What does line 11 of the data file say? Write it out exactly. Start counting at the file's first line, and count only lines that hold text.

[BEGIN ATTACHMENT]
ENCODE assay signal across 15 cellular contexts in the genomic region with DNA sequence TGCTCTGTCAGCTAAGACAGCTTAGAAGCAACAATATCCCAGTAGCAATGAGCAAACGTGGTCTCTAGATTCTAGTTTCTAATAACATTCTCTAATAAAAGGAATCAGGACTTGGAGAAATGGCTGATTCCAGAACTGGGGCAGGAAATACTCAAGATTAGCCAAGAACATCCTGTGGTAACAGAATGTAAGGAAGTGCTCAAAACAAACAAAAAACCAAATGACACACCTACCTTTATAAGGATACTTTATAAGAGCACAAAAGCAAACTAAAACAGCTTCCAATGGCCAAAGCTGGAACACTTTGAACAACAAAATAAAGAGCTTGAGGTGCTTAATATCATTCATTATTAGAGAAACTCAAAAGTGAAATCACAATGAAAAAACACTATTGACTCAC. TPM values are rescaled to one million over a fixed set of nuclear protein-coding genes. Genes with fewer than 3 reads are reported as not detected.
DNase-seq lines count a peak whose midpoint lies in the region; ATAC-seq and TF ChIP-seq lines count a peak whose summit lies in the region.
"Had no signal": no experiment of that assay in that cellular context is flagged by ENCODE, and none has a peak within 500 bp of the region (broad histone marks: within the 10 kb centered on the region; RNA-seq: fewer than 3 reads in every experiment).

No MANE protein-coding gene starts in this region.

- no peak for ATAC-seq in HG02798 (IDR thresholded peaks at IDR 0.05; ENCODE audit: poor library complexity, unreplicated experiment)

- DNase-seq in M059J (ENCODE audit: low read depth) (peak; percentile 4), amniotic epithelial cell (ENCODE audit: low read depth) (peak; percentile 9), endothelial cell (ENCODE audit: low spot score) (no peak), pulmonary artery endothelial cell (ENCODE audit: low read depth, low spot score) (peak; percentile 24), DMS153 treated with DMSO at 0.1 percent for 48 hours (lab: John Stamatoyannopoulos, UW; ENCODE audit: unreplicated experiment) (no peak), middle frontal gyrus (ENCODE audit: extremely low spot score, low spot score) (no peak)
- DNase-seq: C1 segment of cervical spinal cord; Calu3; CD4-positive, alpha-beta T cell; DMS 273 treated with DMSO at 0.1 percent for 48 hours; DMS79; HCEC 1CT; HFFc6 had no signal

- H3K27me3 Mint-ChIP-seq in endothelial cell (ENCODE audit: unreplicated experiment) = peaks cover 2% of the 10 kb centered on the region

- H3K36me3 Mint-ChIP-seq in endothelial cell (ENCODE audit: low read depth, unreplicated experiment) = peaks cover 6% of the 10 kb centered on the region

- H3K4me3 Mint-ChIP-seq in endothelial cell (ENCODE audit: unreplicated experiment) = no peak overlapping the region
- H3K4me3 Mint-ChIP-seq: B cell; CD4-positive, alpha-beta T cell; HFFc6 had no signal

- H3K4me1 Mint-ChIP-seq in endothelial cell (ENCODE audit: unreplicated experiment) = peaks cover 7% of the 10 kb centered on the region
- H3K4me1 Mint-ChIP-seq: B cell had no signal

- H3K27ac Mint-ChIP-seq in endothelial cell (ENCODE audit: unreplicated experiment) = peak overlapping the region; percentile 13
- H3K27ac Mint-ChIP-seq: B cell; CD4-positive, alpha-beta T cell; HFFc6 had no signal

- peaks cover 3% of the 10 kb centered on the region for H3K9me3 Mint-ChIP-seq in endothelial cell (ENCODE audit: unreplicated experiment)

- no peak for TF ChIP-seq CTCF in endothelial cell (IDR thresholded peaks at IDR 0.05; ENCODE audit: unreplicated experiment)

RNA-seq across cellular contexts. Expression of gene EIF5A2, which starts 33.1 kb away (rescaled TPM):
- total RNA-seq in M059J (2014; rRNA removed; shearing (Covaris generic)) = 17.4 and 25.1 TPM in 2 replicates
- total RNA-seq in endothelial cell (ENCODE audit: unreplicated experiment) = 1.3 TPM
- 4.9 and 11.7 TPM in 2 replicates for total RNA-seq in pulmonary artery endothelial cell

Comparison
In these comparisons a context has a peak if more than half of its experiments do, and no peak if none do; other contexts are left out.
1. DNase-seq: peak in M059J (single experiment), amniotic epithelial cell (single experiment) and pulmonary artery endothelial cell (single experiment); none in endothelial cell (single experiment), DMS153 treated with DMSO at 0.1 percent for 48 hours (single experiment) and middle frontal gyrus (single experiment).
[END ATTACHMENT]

- H3K4me3 Mint-ChIP-seq: B cell; CD4-positive, alpha-beta T cell; HFFc6 had no signal